Santa María de Huerta  Population: 900. The remains of a great Cistercian monastery stands in the town, containing the tombs of Archbiship Jimenez, who fought against the Moors at the great battle of La Navas de Tolosa (a Christian victory), and the grandson of El Cid.

Aragón  This is now the historic province of Aragon: once a separate kingdom, with its capital in Saragossa, Aragon was born out of the struggle of Christians with Moorish invaders. The kingdom originated from an obscure principality based in the Pyrenees. By a series of clever marriages, this kingdom became joined with the Counts of Barcelona, and benefitted from Barcelona's commercial skill. Aragon became a great trading state, and its possessions included parts of France, the Balearic islands, Naples, and Sicily. The kings of Aragon were usually at war with the French. To try to develop an alliance against France, the King of Aragon married his daughter, Catherine of Aragon, to the English royal heir (at first Prince Arthur, then Prince — later King — Henry, the VIII). In 1118, the Aragonese finally expelled the Moors from Saragossa, and made it the capital. The reign of King James the Conqueror (1213-76) was the "golden age" of Aragon: the Balearic Islands were annexed, as well as the Spanish cities of Murcia and Valencia. Later, in 1469, Queen Isabella of Aragon married King Ferdinand of Castile, joining together the two greatest Spanish kingdoms; these "Catholic Monarchs" then achieved final victory over the Moors by conquering the last Moorish stronghold in Spain: Granada.

Landscape: Aragon is geographically linked with the Pyrenees, and forms the first foothills. Features of the terrain are: hidden valleys, big rivers (like the Ebro), villages of stone houses and slate roofs, deserts, ravines — in short variety.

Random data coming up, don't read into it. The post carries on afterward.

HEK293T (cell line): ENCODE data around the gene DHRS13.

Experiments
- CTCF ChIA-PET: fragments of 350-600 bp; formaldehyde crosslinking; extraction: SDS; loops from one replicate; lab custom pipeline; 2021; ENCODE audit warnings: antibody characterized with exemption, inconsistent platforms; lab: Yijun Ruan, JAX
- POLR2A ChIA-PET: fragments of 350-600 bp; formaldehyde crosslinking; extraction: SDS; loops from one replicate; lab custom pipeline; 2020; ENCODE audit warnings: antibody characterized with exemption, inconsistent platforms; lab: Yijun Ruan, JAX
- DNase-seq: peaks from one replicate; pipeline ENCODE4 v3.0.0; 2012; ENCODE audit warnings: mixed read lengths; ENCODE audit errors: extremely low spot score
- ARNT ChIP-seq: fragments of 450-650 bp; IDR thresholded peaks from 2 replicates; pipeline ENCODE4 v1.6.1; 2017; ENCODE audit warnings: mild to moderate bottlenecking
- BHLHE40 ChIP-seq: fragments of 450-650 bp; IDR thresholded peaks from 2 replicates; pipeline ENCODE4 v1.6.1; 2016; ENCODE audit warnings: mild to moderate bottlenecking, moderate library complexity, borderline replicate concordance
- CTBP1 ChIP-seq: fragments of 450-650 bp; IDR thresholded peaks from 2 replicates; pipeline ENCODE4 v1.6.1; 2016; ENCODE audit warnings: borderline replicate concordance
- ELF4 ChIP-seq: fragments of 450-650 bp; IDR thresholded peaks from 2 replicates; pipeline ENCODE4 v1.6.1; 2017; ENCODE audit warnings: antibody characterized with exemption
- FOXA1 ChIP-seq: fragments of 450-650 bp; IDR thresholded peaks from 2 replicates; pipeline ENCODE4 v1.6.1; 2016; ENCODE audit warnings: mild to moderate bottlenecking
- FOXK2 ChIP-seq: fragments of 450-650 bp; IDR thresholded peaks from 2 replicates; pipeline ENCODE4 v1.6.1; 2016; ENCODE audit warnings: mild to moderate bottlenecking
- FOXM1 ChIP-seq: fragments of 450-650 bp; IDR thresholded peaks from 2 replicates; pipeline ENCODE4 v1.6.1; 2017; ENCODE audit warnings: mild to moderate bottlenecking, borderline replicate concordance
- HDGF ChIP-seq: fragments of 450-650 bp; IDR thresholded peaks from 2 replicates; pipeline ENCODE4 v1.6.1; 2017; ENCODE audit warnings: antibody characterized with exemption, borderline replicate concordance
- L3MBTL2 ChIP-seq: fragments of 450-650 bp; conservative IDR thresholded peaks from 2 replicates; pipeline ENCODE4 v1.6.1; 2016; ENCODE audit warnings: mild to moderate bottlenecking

Mudéjar art: Aragon is the birthplace of a unique Spanish style of art and architecture, the Mudéjar. This name refers to the type of art practiced by Moors who lived in areas reconquered by the Christians; thus, it's a blend of Christian and Moorish techniques. Distinctive traits: brick, arches, high ornament, and gilded stucco.

Ariza  The river is the Rio Jalón. This is an old town of Celto-Iberian origin, going back before the days of the Romans. Cave dwellings have been found in the hills, with tools and skeletons that show this to be one of the oldest settlements in Spain.

Alhama de Aragón  There are several "Alhamas" in Spain, so to distinguish them, the name of the province is added to the name. Mineral waters have flowed here for centuries. The Romans called their town Aquae Bilbilitanae, "Waters of Bilbiltana." When the Moors arrived, they prized the springs too, and built a castle to defend the town (that Alcázar stands today). Today it's still a popular spa, recommended for treatment of rheumatism.

Ateca  Population: 1,000. Two structures are visible: a C13 Mudéjar church tower, and the castle tower, now the city hall.

Calatayud  Population: 17,000. The town's name comes from Kalat Ayub, "castle of Job." Ayub is the Arabic name for Job. Ayub was the Moor who built a castle on the spot, and when a community grew up it retained his name. The town's houses blend nicely into the gray hillside; look for the Moorish minaret which still survives from these days. Outside the city, excavations have uncovered the old Roman city of Bilbilis, located on a major Roman road. The Roman poet Martial was born in this city; Martial was famous for his Satires, in which he poked fun at the leading social lights of his day. With fame and fortune, he returned to his native city and died there. Incidentally, in some of the hills are caves where people still live.

La Almunía de Doña Godina  A farming town, located in fertile terrain. During the War of Independence against Napoleon, the Spanish guerrilla leader Juan Martin (El Empecinado) carried out a successful attack on the French (Nov. 1811).

For Saragossa (Zaragoza), see relevant section in the preceding notes.